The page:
Birding the Long Island barrier beach this morning was poignant for Pat and me. 
Having just lost a singular mentor, Tony Lauro, we were especially tuned in to 
appreciating the company of many newer friends, including some just now 
learning the barrier beach magic, with us.

We anticipated a flight this morning based on simple experience—it’s late 
August, and a cold front had finally broken a prolonged sultry period of hot, 
humid weather with southwesterly winds. All the radar data and meteorological 
minutiae acknowledged, we knew anyway that birds would be moving, and so it was.

If anything, the flight was slower than we had hoped—especially in terms of 
nocturnal, Neotropical migrants. Part of the problem was the premature swing to 
northeast from northwest winds—seemingly the prevalent pattern after cold 
fronts in recent years—which disrupts the usual east to west morning flight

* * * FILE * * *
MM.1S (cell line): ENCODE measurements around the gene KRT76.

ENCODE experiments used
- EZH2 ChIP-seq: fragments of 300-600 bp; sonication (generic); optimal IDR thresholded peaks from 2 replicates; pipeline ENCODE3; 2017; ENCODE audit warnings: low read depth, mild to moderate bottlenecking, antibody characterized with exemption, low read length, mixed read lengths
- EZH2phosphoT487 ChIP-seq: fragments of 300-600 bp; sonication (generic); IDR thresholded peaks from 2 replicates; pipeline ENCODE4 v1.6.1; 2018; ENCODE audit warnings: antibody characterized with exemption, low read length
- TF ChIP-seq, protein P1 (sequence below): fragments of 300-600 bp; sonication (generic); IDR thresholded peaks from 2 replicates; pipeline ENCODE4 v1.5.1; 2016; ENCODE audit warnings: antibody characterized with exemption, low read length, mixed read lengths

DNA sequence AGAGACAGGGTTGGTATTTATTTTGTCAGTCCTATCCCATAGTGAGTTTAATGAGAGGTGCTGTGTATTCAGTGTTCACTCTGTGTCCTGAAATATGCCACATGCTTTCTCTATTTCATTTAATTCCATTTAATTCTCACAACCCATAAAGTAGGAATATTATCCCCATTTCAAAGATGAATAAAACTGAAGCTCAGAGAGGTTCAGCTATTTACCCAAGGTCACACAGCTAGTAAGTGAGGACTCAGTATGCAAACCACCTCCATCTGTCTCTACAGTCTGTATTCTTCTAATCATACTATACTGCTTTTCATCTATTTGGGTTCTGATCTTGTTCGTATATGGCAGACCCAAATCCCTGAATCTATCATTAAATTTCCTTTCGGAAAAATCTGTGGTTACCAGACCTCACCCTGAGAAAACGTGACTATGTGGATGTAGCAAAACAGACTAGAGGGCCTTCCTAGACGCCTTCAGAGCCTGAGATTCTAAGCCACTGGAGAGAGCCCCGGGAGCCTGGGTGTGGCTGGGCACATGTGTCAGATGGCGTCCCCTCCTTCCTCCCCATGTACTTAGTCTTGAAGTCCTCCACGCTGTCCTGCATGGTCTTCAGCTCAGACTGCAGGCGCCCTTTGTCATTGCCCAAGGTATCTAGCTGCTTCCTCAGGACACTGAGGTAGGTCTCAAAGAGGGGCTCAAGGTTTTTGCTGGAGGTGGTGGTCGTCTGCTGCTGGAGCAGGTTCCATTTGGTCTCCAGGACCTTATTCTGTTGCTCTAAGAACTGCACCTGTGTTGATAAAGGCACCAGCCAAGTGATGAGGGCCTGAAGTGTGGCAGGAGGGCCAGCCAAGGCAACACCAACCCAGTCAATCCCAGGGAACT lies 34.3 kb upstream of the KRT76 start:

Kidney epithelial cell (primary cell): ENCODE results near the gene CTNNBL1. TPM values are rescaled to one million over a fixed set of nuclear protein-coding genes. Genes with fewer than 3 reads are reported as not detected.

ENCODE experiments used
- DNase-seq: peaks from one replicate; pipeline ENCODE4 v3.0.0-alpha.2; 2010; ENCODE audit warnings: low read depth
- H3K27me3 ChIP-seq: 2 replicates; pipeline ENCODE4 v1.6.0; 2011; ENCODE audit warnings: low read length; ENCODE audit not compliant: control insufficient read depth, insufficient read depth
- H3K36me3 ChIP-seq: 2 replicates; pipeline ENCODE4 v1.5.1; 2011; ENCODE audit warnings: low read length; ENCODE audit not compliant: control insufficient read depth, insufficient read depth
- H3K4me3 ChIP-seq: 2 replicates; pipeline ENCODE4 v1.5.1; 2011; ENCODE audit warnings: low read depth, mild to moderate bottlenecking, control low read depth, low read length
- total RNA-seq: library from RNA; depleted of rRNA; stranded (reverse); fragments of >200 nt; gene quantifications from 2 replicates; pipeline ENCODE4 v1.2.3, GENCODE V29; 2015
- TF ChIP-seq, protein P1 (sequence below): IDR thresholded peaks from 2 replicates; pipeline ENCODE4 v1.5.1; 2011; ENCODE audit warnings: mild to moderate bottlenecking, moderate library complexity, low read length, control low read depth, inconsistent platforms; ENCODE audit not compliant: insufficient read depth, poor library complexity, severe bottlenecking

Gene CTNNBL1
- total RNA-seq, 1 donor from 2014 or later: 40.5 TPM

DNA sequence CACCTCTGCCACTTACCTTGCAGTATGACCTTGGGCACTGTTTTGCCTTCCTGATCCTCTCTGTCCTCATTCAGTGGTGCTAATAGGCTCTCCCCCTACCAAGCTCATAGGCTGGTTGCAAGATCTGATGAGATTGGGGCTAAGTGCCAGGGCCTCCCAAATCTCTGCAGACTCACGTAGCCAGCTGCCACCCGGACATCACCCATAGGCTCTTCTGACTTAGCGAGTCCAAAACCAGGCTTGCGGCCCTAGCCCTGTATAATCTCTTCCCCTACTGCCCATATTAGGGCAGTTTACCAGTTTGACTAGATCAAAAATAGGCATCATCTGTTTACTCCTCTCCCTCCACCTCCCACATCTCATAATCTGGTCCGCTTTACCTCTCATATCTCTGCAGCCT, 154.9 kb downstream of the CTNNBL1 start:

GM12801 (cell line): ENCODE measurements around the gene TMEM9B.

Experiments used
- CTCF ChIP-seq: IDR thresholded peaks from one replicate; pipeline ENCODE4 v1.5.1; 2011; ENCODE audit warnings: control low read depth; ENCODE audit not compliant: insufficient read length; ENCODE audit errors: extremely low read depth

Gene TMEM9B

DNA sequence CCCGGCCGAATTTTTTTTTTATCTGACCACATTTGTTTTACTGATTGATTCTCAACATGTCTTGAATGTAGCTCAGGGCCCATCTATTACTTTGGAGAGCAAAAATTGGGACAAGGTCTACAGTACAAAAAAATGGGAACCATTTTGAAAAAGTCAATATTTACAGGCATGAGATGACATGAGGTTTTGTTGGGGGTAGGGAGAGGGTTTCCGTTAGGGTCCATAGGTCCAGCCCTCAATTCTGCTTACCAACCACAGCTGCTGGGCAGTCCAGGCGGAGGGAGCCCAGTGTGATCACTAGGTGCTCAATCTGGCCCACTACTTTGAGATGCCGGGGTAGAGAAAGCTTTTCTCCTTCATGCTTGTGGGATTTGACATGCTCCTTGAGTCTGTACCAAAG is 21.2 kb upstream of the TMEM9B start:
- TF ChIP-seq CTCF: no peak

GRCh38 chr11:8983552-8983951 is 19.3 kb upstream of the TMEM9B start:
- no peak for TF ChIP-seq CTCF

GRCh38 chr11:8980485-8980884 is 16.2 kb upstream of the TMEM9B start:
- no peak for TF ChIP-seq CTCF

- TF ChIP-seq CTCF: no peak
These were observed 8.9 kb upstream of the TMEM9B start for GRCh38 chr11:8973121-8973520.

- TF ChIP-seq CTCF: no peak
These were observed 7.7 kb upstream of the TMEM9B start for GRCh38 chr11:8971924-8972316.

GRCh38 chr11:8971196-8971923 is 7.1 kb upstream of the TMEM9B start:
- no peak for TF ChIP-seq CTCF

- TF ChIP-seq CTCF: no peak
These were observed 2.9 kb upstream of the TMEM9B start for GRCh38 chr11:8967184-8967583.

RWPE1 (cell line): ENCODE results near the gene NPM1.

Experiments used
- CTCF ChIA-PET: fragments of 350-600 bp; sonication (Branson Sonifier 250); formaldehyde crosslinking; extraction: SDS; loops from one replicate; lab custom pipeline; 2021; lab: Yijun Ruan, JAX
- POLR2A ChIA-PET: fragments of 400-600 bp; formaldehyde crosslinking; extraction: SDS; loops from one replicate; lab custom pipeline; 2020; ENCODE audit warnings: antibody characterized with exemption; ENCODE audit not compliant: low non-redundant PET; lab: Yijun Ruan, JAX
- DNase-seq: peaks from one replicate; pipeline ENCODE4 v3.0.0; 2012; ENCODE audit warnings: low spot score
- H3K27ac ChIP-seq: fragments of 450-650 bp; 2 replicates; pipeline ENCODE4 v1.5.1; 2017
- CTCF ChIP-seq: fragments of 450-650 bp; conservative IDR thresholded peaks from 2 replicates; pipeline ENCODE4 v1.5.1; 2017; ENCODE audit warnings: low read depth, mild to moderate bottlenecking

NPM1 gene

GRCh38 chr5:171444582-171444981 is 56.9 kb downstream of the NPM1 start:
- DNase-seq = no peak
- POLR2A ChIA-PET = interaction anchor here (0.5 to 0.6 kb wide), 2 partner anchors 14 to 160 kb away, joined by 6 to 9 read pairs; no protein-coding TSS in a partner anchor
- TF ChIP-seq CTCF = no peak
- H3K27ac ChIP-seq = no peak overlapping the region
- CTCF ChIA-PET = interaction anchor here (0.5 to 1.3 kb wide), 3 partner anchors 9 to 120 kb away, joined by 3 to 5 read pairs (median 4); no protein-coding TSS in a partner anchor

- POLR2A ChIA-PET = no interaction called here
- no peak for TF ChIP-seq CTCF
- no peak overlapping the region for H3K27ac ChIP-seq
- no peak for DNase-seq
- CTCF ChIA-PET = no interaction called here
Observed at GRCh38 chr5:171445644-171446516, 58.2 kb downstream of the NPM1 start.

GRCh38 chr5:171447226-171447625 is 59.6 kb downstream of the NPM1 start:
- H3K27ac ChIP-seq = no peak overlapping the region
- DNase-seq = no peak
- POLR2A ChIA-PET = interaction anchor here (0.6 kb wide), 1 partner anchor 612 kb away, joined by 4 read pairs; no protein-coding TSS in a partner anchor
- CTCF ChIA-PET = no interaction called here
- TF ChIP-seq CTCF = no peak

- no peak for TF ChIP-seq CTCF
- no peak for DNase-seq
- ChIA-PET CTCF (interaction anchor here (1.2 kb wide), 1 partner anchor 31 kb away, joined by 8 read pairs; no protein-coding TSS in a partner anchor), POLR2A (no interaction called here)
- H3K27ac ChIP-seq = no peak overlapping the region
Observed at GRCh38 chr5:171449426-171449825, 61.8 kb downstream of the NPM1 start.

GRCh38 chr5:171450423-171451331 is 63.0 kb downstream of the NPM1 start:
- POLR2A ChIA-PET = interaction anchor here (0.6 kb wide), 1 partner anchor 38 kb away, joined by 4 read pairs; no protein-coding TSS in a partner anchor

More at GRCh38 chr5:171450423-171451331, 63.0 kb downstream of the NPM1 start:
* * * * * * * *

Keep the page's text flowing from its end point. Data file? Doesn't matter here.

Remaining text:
dynamic for many species.

But there were, as always, things to be learned. Twenty-four (or more) 
Blue-gray Gnatcatchers launching their tiny selves from east to west with 
personality were far more than I’ve ever seen here in a day, but warblers and 
other Neotropicals were fewer than expected. The swallows, counted in good 
numbers yesterday, continued pressing westward, and these took on a good 
portion of the attention of the assembled talent (nine people at the Field 2 
toll booths).

I couldn’t help but remember the immense flight that led Pat and me to discover 
our now go-to vantage near the Field 2 toll booths, back on 10 May 2002. On 
that morning, overwhelmed by a Tadoussacian blitz of Neotropicals, we hunted 
around until we found the sweet spot for surveying the east to west flux. In 
those early days of digital connectivity, we managed to get Manny Levine down 
to Jones Beach and Joan Quinlan and Tony Lauro to join us at the tolls.

As it happened, Joan was with us on Thursday night, with Manny’s widow Mickey, 
in Baldwin, celebrating Mickey's 96th birthday, when we learned of Tony’s 
passing. The point is, having taught us how to bird the barrier beach, Tony 
went on to learn from us, too, and the process continues.

Besides the Gnatscratchers, our highlights this morning were a very impressive 
tally of 39 Cliff Swallows passing east to west, and a count of 71 Royal Terns 
on the inlet bars—by far the most I’ve ever seen here in Fire Island Inlet.

Birds will migrate tonight, too.

Shai Mitra & Patricia Lindsay
Bay Shore


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